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Fisk University

Fisk University is a historically black university founded in 1866 in Nashville, Tennessee, United States.

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Fourteenth Amendment to the United States Constitution

The Fourteenth Amendment (Amendment XIV) to the United States Constitution was adopted on July 9, 1868, as one of the Reconstruction Amendments.

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Fox News Channel

Fox News Channel (FNC), also known as Fox News, is an American basic cable and satellite news television channel that is owned by the Fox Entertainment Group subsidiary of 21st Century Fox. As of February 2015, approximately 94,700,000 American households (81.4% of cable, satellite & telco customers) receive the Fox News Channel. The channel broadcasts primarily from studios at Rockefeller Center in New York City. The channel was created by Australian-American media mogul Rupert Murdoch, who hired former Republican Party media consultant and NBC executive Roger Ailes as its founding CEO. It launched on October 7, 1996, to 17 million cable subscribers. It grew during the late 1990s and 2000s to become the dominant cable news network in the United States. Fox News Channel has been accused of biased reporting and promoting the Republican Party. Fox News Channel employees have responded that news reporting and political commentary operate independently, and have denied bias in news reporting.

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Francis Parkman Prize

The Francis Parkman Prize, named after Francis Parkman, is awarded by the Society of American Historians for the best book in American history each year.

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Franklin D. Roosevelt

Franklin Delano Roosevelt (his own pronunciation, or) (January 30, 1882 – April 12, 1945), commonly known by his initials FDR, was an American statesman and political leader who served as the 32nd President of the United States.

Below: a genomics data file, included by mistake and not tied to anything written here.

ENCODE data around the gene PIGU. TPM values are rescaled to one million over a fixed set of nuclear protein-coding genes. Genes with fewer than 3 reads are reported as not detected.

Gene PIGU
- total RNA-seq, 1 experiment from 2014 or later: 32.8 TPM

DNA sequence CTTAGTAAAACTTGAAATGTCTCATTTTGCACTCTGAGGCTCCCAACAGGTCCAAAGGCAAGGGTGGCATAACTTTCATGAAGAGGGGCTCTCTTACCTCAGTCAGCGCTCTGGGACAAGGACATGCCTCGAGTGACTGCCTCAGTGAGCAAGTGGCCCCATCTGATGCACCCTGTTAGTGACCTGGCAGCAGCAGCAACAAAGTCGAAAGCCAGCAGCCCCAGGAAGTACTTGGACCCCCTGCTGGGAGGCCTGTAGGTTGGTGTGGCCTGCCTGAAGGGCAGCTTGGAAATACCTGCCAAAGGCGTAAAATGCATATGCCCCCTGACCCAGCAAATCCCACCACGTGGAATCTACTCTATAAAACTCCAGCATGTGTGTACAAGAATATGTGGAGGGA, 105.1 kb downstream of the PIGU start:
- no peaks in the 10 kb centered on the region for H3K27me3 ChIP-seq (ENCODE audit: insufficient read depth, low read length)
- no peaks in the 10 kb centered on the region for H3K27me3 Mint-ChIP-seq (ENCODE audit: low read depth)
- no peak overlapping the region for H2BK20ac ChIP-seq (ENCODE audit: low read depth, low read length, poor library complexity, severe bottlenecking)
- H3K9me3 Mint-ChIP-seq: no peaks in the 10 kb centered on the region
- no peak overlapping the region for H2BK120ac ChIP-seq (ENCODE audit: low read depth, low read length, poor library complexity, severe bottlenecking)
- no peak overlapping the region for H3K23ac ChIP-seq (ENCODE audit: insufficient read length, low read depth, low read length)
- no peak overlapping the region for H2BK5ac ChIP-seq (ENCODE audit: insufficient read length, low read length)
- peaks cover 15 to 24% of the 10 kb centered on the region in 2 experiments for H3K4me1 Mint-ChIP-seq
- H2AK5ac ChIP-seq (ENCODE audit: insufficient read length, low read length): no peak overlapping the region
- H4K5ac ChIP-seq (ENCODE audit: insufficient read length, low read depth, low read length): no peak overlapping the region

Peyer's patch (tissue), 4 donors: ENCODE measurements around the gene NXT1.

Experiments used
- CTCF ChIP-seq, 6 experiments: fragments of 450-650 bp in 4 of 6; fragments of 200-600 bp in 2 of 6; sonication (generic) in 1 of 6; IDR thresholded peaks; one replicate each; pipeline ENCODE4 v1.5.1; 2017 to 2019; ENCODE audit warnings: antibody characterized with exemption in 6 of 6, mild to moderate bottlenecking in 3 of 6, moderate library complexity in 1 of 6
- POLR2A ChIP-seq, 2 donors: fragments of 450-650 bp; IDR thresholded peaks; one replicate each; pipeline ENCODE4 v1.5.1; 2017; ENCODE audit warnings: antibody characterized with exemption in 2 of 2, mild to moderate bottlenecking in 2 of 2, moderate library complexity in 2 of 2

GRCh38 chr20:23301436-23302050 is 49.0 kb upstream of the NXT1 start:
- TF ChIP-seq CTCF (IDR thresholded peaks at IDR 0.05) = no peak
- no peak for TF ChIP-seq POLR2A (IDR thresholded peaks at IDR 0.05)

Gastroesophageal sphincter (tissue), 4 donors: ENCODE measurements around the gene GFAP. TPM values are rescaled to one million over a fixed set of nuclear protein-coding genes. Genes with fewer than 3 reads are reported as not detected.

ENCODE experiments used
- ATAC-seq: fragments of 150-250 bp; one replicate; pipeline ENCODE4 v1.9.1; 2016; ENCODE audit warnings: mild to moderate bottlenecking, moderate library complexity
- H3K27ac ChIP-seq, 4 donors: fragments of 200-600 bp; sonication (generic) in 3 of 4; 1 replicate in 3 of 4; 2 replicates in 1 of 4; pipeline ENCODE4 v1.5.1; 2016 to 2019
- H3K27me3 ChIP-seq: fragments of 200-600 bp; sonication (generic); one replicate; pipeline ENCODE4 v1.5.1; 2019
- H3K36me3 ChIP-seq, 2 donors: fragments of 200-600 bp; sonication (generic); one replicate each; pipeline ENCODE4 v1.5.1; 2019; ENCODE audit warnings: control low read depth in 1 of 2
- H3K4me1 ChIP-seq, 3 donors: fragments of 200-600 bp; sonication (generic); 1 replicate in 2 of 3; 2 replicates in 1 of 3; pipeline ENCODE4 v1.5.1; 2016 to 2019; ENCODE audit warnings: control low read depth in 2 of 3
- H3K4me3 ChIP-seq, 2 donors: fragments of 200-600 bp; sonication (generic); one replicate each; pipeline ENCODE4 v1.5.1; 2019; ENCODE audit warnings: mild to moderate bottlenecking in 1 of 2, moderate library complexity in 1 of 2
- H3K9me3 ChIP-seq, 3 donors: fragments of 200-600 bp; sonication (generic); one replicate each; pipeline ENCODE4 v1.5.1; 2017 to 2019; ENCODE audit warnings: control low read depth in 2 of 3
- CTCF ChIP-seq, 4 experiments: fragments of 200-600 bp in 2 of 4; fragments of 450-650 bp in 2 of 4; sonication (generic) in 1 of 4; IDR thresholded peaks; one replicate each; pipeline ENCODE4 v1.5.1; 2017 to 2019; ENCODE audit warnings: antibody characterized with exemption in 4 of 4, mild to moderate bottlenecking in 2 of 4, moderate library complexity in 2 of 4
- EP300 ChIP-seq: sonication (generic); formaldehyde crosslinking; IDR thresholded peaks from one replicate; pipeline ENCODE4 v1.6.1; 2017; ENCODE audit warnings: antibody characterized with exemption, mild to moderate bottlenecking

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Frederick Douglass

Frederick Douglass (born Frederick Augustus Washington Bailey, c. February 1818 – February 20, 1895) was an African-American social reformer, abolitionist, orator, writer, and statesman.

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Frederick William University

The Frederick William University (Friedrich-Wilhelms-Universität, Alma Mater Berolinensis) was a university in Berlin, Germany.

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Fredrick McGhee

Fredrick L. McGhee (October 28, 1861 – September 9, 1912), a black civil rights activist and one of America’s first African American lawyers.

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Free negro

In United States history, a free negro or free black was the legal status in the territory of the United States of an African American person who was not a slave.

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Freedmen's Bureau

The Bureau of Refugees, Freedmen, and Abandoned Lands, usually referred to as simply the Freedmen's Bureau, was a U.S. federal government agency established in 1865 to aid freedmen (freed slaves) in the South during the Reconstruction era of the United States, which attempted to change society in the former Confederacy.